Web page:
Windhoek-The Catholic Church in Namibia has advanced a N$700 000 loan to the Council of Churches in Namibia (CCN), which is on the verge of collapse due to a devastating financial crisis.
CCN needs at least N$3 million to continue with its operations as a non-governmental organisation.
CCN’s acting secretary-general, Ludwig Beukes, told New Era yesterday the organisation owes the Windhoek Municipality N$219 000 for electricity and N$308 000 for water.
Beukes further confirmed the CCN owes Telecom Namibia N$43 000 and that its telephone line has been disconnected for the last six months.
Beukes explained that some of its programmes had to be stopped because of a lack of funds.
The faith, justice and society unit at the CCN – which had an important task of teaching society on matters related to faith and justice – had to close down completely because of no funds.
Similarly, the gender-based violence unit had to be shifted to a member church in order to sustain it, added Beukes.
Beukes also said they had to sell two houses, one in Wanaheda and another in Pioneers Park, to settle some of its debts, but this did not solve the council’s financial woes.
The organisation derives its income from donors who were the main financial source, member churches as well as through the rental of some of its properties.
Following Namibia’s classification as a middle-income country many donors withdrew from Namibia as well as their support of CCN and other organisations they had funded.
“Despite the dwindling donor funds the cost of living is going up and that is how we ended up in this situation,” Beukes explained.
He added that some NGOs have gone as far as selling all their buildings to settle their debts.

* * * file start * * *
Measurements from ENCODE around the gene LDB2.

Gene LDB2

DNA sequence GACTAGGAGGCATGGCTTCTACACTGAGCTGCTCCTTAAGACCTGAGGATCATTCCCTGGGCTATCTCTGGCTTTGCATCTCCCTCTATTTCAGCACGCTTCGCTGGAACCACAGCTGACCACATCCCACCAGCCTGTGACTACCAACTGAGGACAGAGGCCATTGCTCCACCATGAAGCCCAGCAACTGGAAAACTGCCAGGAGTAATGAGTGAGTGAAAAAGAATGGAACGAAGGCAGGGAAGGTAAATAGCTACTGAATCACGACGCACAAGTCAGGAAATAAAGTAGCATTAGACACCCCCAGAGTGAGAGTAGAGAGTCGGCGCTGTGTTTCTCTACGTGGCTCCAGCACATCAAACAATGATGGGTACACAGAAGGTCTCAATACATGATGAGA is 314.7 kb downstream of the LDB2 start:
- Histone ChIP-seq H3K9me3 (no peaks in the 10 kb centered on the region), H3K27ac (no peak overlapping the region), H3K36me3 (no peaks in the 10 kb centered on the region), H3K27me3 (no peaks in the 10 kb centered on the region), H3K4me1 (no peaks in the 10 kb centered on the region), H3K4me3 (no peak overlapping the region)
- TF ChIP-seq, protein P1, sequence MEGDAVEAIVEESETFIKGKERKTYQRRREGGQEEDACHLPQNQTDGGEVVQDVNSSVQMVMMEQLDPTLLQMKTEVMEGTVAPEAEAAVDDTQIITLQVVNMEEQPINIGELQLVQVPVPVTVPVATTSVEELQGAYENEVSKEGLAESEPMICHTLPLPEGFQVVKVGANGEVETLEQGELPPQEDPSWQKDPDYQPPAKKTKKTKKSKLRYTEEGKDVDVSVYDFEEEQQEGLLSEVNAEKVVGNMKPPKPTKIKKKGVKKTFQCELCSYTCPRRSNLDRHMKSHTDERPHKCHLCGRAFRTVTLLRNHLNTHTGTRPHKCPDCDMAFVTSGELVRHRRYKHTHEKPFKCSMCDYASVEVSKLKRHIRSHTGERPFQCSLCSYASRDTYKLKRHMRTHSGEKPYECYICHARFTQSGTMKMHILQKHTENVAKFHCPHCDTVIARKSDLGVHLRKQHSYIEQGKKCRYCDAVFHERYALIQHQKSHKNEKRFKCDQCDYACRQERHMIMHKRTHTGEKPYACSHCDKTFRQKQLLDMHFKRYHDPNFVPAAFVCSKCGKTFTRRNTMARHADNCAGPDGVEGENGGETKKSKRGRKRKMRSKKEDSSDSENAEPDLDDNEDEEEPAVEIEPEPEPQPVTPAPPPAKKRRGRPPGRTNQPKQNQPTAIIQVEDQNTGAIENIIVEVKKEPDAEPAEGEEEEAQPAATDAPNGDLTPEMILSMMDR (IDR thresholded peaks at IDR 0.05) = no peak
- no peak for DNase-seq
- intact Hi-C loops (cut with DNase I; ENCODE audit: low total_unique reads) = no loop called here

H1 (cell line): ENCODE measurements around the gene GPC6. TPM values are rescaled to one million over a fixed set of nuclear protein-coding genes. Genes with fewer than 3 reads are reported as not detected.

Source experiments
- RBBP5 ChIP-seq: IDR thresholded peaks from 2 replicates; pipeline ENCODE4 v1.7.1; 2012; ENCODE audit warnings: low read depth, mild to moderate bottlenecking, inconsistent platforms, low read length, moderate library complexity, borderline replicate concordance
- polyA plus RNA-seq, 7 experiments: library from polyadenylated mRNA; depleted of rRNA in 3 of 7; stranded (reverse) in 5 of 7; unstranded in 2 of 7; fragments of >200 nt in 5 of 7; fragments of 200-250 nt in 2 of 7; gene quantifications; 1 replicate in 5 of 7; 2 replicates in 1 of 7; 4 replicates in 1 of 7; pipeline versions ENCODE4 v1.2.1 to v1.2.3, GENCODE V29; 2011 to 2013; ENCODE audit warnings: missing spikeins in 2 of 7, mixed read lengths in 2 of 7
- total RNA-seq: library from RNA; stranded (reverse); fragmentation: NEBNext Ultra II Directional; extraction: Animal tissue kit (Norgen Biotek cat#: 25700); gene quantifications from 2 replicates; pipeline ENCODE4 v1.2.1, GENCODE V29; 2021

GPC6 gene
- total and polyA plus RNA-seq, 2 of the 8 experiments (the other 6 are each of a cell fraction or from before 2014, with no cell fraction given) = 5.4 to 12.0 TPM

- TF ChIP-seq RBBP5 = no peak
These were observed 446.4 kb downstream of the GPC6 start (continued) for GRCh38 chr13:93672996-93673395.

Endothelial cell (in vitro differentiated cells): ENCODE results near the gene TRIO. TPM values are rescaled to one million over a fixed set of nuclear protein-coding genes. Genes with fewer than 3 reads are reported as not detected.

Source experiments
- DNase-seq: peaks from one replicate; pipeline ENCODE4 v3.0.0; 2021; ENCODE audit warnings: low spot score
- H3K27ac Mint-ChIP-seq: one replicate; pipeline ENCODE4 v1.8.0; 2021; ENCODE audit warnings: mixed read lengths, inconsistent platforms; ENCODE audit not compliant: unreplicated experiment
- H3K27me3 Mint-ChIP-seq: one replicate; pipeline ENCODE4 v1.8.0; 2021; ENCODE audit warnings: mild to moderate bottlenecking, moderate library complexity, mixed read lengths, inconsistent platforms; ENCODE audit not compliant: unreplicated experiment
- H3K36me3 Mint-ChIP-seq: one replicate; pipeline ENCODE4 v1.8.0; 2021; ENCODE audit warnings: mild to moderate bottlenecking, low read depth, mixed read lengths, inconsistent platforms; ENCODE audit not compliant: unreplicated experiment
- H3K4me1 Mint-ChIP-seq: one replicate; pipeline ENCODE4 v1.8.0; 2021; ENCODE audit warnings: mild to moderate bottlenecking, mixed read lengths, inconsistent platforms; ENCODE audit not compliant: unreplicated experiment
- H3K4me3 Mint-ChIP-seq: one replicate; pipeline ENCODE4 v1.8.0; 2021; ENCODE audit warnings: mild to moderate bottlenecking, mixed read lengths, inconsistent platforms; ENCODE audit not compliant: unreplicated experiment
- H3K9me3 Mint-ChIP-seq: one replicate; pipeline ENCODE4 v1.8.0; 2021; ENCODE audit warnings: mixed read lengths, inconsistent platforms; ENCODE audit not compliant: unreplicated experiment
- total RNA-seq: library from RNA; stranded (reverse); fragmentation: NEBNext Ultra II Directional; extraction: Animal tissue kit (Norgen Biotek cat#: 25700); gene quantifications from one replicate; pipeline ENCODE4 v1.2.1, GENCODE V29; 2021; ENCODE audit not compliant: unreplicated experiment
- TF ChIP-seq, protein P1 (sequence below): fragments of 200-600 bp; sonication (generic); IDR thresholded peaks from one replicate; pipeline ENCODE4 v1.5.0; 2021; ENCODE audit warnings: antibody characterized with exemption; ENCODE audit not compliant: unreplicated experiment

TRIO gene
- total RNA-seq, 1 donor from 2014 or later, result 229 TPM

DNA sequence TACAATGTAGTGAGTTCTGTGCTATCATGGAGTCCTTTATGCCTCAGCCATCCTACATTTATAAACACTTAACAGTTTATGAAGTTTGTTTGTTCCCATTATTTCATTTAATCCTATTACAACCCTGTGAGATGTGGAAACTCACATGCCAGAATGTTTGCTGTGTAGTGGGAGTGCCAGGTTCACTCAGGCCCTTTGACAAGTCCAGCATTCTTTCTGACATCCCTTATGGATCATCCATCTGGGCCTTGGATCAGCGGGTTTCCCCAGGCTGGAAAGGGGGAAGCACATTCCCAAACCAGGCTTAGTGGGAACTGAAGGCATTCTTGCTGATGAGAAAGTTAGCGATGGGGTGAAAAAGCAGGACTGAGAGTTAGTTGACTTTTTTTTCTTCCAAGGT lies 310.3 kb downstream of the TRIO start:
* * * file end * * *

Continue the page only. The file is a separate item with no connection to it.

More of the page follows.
Beukes said that currently only two donor organisations are funding the CCN’s operations, namely the Global Fund (for its HIV/AIDS programmes) and the Fellowship of Christian Council in Southern Africa.
Member churches have to contribute 10 cents per member to the CCN. However, member churches are struggling to pay their dues as well, Beukes explained. The CCN has 16 members and the majority are mainline churches, said Beukes.
“Ten cents sounds so little but member churches are struggling to pay because they also have their own problems. Last year these so-called prophets made up to N$1 million from church members – it means there is money but in the collection the congregants only give coins,” charged Beukes.
The CCN’s staff complement has also reduced drastically to just ten employees.
“In the past we had many staff members but because we could not carry the financial needs some resigned while we let others go when the faith, justice and society unit closed down,” said Beukes.
The financial problems have also made it impossible for the organisation to appoint a de facto secretary-general, Beukes added.
“This [problem] has been coming for long now and it’s up and down.”
But Beukes said all hope is not lost. “As a faith-based organisation we are trusting the Lord (for financial assistance).”
The CCN was formed in 1978 to bring all churches in Namibia, except Afrikaans churches, together.
In 1986, the CCN issued the Ai-Gams Declaration which called on Namibians of every faith to demonstrate their rejection of South African rule and their support for the implementation of UN (United Nations) Resolution 435 for the independence of Namibia.
“CCN then had more than 100 members,” Beukes said. He added that the organisation remains relevant to addressing the societal and spiritual needs of society today.
“The role of the CCN has changed over time from implementing partner to facilitating partner but we feel we still have a role to play. When there is a political confrontation it is easier to listen to the church than to politicians.” He said the CCN is there to empower member churches to serve the community.
He said the CCN has a memorandum of understanding (MoU) to outsource some government functions. That way the CCN was able to carry out its mandate.
There are more than 400 CCN volunteers involved in the CCN’s HIV/AIDS programme, whose mandate includes giving out information on HIV/AIDS and administering home-based care for the sick.
Beukes called for financial contributions to assist the organisation.